OK International - Dual Preheater Rework System Prevents Damage to Dense Lead-free Assemblies

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By Ed Zamborsky and Paul Wood

Advances in PCB and component technology have created higher demands on the equipment used to repair and rework array components. It is no longer possible for the operator to simply increase the reflow temperature and expect safe and controlled component removal. These uncontrolled operators can damage the latest lead‐free assemblies by utilizing older and less capable rework systems.

PCB Technology

The latest generation PCBs are becoming more complex as customer demand drives them to smaller and more compact footprints, one of the most common devices; the smartphone/PDA has increased its functionality while becoming more user friendly and much smaller. To design these devices, the industry has responded by increasing the PCB thickness to accommodate the increased I/O density of BGA and stacked BGA devices. In addition, to control the thermal energy they have been forced to increase the number and weight of the embedded ground planes. This results in high cost and high density boards with very demanding rework applications. As an example, current 3G and 4G phones are being produced with up to 12 copper layers, while larger server boards can have up to 24 layers of copper. This means that more heat capacity is needed to reflow and rework these PCBs, while the temperature maximums for the component lids remains the same at 260°C, which in turn is very close to the melting temperature of the internal materials used to assemble them.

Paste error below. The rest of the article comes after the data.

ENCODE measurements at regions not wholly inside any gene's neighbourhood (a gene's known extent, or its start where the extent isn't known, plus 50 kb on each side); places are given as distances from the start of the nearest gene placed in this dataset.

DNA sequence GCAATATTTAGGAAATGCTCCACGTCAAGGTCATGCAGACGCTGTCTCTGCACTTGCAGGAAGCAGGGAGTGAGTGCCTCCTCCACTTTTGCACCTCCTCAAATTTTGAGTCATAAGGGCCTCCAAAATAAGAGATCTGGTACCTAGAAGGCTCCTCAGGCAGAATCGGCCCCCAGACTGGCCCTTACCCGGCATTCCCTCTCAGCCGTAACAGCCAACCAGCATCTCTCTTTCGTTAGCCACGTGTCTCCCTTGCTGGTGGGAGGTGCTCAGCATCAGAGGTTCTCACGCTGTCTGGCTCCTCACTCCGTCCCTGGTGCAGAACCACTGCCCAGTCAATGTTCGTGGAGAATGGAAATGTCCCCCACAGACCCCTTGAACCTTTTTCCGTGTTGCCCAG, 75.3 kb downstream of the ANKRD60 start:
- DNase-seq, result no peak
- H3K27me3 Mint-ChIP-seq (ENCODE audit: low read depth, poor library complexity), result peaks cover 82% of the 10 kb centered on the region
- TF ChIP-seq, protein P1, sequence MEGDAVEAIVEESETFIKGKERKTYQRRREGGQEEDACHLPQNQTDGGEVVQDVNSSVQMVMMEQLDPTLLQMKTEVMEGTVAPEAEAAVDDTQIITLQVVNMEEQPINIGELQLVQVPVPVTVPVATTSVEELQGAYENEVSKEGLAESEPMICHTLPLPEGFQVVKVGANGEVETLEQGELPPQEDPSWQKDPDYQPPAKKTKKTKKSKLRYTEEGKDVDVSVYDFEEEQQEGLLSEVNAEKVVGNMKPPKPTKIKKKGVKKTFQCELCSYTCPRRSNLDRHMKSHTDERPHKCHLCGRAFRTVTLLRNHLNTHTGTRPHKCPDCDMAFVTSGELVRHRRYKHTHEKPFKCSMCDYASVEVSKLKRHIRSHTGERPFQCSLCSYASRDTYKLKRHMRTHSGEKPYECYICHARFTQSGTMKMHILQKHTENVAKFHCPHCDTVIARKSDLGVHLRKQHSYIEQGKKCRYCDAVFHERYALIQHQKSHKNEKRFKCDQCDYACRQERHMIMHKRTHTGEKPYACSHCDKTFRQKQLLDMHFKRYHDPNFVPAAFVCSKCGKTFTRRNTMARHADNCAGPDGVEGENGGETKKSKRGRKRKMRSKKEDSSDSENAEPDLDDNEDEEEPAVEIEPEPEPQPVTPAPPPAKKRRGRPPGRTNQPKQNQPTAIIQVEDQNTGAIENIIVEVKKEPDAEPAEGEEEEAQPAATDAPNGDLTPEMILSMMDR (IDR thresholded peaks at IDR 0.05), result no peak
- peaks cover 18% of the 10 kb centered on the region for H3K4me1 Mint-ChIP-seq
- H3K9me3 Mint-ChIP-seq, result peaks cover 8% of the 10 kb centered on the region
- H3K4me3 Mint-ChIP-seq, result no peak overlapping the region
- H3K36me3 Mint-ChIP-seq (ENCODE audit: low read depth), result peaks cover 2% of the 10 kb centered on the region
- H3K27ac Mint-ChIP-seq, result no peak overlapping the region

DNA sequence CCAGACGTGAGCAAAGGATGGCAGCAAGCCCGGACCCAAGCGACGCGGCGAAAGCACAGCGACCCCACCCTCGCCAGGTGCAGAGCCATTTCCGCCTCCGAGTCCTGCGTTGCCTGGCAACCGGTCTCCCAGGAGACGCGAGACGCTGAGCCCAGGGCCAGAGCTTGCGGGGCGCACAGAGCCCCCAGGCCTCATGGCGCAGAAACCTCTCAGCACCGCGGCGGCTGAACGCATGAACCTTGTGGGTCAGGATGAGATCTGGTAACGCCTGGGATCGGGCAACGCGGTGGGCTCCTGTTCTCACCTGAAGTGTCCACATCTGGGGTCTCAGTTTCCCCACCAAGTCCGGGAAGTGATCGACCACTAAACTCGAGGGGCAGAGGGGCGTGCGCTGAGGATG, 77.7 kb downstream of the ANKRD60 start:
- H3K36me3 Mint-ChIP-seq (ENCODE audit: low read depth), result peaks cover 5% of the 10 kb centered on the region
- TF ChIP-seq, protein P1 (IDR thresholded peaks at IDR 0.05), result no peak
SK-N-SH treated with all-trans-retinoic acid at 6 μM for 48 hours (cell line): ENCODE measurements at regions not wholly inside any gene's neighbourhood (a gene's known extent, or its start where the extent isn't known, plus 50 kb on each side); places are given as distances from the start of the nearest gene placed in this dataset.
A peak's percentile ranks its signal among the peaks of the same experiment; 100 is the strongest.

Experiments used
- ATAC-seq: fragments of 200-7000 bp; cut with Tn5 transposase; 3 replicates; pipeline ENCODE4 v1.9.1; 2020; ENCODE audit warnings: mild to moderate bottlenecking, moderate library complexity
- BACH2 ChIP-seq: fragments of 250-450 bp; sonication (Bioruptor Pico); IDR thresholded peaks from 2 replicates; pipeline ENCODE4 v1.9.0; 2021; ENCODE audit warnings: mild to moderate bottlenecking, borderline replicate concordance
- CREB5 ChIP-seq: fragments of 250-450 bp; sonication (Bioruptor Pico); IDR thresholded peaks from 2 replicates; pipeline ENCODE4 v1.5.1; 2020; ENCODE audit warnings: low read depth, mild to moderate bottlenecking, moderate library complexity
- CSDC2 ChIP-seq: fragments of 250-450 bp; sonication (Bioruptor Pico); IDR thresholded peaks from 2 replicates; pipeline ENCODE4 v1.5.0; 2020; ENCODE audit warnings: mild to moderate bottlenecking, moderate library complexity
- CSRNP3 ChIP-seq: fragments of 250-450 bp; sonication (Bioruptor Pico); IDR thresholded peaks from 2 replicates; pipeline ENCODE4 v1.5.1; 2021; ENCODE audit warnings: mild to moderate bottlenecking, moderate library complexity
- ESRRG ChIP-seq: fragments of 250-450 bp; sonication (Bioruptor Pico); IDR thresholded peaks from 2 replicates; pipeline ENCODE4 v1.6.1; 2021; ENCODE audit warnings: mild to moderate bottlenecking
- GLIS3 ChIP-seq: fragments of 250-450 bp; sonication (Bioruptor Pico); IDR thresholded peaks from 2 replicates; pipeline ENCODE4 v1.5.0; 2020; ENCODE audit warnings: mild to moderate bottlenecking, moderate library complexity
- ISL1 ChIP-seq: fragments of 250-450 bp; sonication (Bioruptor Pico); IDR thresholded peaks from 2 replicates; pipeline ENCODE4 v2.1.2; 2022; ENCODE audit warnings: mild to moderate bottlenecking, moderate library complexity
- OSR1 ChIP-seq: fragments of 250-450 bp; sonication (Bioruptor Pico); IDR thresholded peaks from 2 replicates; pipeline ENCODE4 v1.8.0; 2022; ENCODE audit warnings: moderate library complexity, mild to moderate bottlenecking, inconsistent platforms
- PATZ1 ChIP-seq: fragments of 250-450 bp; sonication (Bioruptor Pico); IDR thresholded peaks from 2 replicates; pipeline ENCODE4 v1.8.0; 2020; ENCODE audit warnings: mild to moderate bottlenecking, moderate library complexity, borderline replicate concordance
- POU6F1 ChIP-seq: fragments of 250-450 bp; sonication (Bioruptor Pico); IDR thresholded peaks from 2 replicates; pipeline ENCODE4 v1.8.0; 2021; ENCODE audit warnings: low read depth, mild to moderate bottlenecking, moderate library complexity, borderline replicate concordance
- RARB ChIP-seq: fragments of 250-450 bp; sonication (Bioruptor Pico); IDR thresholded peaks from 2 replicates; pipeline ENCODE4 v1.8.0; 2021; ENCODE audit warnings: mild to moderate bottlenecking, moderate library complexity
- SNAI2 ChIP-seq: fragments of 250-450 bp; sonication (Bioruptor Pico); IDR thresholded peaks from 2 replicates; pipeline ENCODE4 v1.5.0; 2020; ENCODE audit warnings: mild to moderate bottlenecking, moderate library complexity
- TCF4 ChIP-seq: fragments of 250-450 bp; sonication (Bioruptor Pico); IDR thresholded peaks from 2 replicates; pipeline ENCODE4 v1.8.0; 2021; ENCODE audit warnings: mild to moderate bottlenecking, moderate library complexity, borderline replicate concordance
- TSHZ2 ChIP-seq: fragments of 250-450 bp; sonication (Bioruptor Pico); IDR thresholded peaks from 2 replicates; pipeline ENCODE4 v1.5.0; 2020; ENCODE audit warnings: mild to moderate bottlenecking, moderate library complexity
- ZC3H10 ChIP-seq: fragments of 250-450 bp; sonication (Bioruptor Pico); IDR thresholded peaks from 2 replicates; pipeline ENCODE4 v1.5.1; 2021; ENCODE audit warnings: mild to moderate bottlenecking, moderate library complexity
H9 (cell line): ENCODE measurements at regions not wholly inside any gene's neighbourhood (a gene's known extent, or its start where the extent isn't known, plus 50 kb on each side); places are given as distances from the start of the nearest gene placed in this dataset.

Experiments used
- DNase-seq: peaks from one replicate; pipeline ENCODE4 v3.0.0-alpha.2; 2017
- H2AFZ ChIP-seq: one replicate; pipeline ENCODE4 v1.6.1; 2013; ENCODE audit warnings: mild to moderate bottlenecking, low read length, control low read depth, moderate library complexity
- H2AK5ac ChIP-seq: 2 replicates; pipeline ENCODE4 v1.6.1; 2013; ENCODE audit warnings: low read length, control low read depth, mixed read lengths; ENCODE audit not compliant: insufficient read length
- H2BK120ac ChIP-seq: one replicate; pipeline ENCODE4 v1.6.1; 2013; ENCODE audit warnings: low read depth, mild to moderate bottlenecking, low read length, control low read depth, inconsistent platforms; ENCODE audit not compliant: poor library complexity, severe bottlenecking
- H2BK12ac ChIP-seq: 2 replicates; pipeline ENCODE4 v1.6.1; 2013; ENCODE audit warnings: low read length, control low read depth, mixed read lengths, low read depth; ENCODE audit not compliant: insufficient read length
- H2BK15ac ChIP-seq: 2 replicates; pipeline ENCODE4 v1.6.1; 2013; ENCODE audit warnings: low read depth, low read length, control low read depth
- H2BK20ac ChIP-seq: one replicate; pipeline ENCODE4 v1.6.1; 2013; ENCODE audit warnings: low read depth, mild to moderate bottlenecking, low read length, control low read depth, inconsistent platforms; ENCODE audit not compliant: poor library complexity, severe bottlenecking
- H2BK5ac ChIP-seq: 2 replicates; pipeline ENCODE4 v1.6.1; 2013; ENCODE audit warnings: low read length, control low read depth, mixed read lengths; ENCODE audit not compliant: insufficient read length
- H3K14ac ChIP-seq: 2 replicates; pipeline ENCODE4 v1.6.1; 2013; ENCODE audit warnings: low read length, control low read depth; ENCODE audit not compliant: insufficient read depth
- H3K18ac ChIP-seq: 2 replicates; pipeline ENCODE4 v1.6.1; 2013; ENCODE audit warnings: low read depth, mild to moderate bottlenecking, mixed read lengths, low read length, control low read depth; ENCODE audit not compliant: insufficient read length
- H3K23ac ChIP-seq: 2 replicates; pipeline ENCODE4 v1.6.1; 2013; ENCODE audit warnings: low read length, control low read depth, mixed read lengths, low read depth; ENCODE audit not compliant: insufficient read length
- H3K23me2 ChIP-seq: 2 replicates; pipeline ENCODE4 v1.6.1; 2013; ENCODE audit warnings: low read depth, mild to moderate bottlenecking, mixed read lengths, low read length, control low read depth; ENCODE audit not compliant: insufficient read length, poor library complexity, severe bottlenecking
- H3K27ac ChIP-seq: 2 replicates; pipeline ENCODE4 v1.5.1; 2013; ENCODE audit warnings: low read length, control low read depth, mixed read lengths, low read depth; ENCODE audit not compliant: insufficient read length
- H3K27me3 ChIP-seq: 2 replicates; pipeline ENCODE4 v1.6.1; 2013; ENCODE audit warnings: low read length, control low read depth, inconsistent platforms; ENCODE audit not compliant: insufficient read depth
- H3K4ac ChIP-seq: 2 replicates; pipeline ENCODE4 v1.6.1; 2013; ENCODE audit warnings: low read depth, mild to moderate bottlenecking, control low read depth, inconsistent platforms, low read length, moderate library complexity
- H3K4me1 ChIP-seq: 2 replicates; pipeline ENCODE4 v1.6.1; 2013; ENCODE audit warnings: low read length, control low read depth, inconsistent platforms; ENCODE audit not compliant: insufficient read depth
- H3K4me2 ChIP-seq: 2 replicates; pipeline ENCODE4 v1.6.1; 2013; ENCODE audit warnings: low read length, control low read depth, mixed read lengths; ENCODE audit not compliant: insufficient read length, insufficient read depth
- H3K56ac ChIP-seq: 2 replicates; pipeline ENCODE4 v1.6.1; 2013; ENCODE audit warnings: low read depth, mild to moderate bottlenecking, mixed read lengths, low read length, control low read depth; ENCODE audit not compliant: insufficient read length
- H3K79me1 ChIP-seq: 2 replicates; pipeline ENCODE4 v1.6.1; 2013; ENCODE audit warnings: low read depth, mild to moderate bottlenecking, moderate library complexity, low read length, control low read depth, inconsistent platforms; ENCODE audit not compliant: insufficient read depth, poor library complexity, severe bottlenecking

Component Technology


The BGA solder ball pitch is constantly evolving downward. For example, a typical 35mm square BGA with 1.27mm pitch has a ball count of 680. Today that same package size with a pitch of 1.00mm now has a ball count of 1156 balls. This increase of package density requires 40‐50% more heat capacity to safely rework the part. In the era of leaded solder, an operator...



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